Flirt Nandina Hedging plant
Nandina domestica, commonly called heavenly bamboo, is a broadleaf evergreen upright, evergreen shrub that typically grows to ' tall and to ' wide. Flirt™ Nandina foliage. (Photo courtesy of NetPS Plant Finder). Height: 12 inches . Spread: 18 inches. Sunlight: full sun partial shade full shade. Hardiness Zone. Flirt™ - Low growing, spreading Nandina with masses of red new growth Height & Width: cm high x cm wide. Foliage: Red new growth in spring.
Full sun to full shade Soil Conditions Average soil with added organic matter Drought Tolerance Botanical Name Nandina domestica 'Murasaki' PP 21, Smart gardeners are increasingly using foliage color to supplement their flowering plants, and give color in the garden for months at a time, not just for the week or two that flowers bring. Many gardeners also have problems with the shady parts of the gardens, where the range of suitable plants is small, and most are plain green.
It is no wonder, when we saw the Flirt Nandina for the first time, we knew right away this was the answer to both those problems.
For nine months of the year this plant pumps out color in shady or sunny parts of your garden, yet it is one of the easiest, low-maintenance plants you can grow. Flirt Nandina is a dwarf form of the popular sacred bamboo — a plant often grown for its shade and drought resistance.
Video: Flirt™ Nandina | Southern Living Plants
The problem with the normal form of this plant is that it can grow tall, perhaps reaching 6 to 8 feet in height. This is often too large for most gardens, especially in shady places, beneath low-hanging branches. As well, apart from some soft pink color on new leaves for a short time, it is basically green.
So plant breeders set to work, and now we have several much shorter forms, often with persistent colored leaves, but still with that tough, drought-resistant quality that makes them so easy to grow.
All the forms of this plant we offer are useful in the garden, but the Flirt Nandina stands out for its unique, persistent leaf color, and its short stature, ideal for edging and for ground cover underneath shrubs. For nine months of the year the leaves of this plant are a delicious rich red color, like a fine red wine.
This color begins in spring with the new growth, and it persists all summer and fall, only turning a unique shade of gray-green for a brief part of the winter, before sprouting anew with fresh leaves of rich red. The original Nandina, or sacred bamboo Nandina domestica is a plant native to Japan, China and India. It grows by sending upright canes from the base, forming a dense clump of stems, often of different heights.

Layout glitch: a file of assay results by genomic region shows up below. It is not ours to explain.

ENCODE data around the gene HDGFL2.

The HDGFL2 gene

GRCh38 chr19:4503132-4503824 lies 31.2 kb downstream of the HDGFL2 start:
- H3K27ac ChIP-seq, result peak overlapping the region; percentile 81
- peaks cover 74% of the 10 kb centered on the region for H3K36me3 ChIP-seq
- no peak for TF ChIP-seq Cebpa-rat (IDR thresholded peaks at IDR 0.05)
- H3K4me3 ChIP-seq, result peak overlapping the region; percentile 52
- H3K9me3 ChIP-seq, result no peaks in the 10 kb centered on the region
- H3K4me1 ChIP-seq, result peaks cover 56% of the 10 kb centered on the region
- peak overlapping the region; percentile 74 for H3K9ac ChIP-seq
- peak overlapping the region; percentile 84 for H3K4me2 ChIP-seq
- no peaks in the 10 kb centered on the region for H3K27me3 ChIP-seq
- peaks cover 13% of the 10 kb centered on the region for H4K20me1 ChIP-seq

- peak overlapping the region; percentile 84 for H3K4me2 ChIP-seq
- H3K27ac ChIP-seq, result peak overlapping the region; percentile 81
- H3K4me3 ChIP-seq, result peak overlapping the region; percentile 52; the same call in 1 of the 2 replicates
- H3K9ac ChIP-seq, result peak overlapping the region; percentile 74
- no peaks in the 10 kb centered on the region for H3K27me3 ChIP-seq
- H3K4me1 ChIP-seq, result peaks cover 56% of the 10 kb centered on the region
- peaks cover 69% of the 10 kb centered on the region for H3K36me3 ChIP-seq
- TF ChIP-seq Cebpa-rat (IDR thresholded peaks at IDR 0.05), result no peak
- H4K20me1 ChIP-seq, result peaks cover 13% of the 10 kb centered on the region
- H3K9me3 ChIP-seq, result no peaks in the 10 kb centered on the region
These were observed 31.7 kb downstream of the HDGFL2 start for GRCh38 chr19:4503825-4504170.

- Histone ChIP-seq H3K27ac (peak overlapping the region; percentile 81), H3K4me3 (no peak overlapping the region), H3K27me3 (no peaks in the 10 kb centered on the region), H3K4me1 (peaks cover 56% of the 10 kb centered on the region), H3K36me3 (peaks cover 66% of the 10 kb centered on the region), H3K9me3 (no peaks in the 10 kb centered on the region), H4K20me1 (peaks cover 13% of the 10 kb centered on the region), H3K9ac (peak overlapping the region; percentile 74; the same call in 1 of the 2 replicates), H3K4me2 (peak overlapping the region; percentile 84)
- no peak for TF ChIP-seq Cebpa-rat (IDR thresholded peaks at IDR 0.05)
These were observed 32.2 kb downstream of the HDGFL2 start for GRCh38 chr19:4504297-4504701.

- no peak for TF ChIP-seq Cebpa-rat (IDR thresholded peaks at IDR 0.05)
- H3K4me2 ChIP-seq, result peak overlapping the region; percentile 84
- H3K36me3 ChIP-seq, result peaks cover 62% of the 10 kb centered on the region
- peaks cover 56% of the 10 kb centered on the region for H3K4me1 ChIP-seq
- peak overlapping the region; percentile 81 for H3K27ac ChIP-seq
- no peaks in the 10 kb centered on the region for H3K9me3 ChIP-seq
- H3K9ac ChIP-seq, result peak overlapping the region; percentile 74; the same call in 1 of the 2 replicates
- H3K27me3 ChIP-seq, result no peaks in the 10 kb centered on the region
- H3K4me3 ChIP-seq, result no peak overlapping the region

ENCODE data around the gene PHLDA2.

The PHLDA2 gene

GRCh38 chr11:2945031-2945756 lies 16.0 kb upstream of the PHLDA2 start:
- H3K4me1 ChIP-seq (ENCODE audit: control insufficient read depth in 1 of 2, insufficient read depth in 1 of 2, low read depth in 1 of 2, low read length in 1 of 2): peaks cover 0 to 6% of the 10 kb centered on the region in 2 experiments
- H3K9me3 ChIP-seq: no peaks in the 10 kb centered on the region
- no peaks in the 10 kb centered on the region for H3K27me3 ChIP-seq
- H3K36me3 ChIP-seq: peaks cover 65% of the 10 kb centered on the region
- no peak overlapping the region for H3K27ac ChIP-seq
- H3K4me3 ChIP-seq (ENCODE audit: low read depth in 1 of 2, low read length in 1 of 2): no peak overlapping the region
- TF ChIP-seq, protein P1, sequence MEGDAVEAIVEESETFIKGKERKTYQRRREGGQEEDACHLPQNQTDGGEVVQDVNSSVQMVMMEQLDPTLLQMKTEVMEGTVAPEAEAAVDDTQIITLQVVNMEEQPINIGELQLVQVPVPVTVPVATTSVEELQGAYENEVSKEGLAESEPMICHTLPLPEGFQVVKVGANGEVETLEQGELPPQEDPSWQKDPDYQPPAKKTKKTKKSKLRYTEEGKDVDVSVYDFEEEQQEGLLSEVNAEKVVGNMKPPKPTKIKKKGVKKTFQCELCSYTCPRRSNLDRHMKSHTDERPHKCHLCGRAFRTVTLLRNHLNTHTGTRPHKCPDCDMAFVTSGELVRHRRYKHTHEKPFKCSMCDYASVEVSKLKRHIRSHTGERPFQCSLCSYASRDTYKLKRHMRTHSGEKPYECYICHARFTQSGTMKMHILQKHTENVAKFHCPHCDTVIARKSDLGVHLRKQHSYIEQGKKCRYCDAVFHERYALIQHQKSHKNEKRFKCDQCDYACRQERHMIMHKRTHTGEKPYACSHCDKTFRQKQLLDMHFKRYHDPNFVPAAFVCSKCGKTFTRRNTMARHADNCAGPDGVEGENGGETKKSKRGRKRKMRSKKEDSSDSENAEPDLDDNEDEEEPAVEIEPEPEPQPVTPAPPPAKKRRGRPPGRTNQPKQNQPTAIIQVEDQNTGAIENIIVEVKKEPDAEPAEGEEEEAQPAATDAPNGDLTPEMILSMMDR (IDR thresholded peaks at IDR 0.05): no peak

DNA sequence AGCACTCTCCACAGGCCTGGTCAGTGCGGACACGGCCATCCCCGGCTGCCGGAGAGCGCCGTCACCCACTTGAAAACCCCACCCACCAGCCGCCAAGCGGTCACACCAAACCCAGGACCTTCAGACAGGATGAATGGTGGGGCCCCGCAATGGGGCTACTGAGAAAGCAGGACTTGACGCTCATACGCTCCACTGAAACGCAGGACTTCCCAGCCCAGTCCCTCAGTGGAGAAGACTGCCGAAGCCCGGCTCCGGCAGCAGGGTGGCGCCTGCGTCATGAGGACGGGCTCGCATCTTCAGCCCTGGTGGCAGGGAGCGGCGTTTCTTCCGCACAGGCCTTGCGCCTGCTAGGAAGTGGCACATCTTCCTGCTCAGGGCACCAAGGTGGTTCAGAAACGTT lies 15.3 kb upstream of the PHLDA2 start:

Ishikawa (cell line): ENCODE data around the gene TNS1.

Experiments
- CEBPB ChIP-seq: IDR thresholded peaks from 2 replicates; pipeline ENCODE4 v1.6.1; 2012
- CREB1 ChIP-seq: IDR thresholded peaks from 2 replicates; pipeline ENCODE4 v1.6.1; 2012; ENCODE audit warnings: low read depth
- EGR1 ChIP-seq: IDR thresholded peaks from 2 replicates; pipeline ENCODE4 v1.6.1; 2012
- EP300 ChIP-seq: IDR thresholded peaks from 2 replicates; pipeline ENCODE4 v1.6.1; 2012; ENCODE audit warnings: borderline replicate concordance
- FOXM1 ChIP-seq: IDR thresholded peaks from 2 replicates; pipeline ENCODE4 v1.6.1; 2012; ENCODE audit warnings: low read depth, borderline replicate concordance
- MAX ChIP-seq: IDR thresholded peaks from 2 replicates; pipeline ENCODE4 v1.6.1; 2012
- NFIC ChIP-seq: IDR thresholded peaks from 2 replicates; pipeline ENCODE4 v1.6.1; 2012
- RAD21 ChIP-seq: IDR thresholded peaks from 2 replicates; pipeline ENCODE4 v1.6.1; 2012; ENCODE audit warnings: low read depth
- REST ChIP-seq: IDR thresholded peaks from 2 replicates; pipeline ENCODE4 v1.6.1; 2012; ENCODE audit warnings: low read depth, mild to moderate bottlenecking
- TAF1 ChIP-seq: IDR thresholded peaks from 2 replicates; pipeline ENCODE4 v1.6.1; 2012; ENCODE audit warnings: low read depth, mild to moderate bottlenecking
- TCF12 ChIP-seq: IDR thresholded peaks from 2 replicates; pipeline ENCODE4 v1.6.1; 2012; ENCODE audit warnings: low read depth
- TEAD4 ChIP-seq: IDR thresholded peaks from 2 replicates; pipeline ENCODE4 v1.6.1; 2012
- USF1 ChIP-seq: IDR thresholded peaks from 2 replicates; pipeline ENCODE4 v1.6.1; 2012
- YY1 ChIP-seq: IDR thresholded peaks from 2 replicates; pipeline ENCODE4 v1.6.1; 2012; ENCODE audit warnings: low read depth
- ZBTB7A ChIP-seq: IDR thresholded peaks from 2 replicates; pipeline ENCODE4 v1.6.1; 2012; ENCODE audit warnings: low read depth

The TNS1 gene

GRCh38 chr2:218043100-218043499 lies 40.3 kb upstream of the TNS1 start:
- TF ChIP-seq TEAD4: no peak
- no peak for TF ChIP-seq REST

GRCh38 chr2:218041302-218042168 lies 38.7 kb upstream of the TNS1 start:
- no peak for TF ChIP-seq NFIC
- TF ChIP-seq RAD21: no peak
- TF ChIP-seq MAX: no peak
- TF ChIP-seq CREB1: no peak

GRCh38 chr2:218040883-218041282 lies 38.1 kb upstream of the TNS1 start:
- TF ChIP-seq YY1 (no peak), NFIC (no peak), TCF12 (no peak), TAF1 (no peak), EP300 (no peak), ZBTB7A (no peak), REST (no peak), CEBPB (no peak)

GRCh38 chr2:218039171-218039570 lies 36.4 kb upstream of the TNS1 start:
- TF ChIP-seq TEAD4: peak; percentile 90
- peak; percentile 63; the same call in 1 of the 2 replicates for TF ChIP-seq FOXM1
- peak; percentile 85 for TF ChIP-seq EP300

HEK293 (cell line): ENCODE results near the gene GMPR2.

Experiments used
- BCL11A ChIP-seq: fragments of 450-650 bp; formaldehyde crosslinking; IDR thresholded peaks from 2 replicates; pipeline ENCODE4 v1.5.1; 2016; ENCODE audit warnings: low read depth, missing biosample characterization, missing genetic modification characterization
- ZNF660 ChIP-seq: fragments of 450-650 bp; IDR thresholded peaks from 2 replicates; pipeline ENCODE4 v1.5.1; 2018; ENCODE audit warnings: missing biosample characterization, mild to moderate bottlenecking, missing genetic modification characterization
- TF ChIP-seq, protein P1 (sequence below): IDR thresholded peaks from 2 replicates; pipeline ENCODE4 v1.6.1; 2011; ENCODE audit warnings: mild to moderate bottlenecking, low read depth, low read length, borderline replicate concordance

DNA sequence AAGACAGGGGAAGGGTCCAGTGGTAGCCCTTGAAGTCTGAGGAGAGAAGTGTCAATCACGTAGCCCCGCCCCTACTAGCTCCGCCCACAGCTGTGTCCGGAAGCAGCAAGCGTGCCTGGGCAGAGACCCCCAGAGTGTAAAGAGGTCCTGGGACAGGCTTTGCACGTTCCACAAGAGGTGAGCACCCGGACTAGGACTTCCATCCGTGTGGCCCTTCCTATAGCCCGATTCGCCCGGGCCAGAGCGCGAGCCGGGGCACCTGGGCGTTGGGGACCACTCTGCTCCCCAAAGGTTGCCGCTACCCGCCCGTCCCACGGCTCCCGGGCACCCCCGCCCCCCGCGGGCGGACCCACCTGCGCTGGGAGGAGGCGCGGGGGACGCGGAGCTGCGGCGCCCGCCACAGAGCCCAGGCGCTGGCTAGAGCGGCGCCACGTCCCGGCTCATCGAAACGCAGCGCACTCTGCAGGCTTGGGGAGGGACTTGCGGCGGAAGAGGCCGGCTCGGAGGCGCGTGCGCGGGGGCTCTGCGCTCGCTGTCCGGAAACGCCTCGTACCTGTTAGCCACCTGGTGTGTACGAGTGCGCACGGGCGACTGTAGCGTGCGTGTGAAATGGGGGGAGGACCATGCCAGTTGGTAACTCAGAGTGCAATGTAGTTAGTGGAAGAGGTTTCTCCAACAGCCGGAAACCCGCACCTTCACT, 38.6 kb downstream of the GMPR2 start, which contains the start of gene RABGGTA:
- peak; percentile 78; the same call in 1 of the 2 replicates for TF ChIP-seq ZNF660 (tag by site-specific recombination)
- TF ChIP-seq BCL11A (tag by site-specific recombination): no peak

The tiny white flowers are in large, open clusters. These can develop into clusters of red berries, but the Flirt Nandina does not produce fruit. This is a good thing, since in warmer states there have been some issues with this plant escaping via seeds into wild areas, and interfering with the growth of native plants. That will not happen with the Flirt Nandina. The leaves of the Flirt Nandina are large, but this is not apparent, since they are divided into many small leaflets.
The effect is reminiscent of bamboo, which is why it has the alternative name of sacred bamboo, and the overall effect is airy and light. Best with consistent watering. Established plants have some drought tolerance.
Best fruiting occurs when grown in groups. Single specimens may fruit poorly.
Louis area, it is considered to be semi-evergreen to deciduous because plants will typically lose their foliage become deciduous as soon as winter temperatures dip below 10 degrees F. Plants are not reliably winter hardy to the St.
Flirt Nandina | The Tree Center™
Louis area, and if grown therein, should be sited in protected locations with organic winter mulches applied. Noteworthy Characteristics Nandina domestica, commonly called heavenly bamboo, is a broadleaf evergreen shrub that is ornamentally grown for its interesting foliage and its often spectacular fruit display.
It is native to Japan, China and India.
Louis, it is semi-evergreen to deciduous, and typically grows shorter since the stems often will die to the ground in winter. Although it belongs to the Barberry family, it is commonly called heavenly bamboo because its erect, cane-like stems and compound leaves resemble bamboo.
Tiny whitish flowers with yellow anthers appear in late spring in loose, erect, terminal clusters. Flowers are followed by sprays of spherical, two-seeded, red berries which persist from fall to spring, providing winter interest. Heavenly bamboo tends to invade adjacent lands including certain forested areas of the southeastern U. It is now considered to be an invasive species in some southern states.
Genus name is the Latinized form of the Japanese name of this plant Nanten.Flirt™ Nandina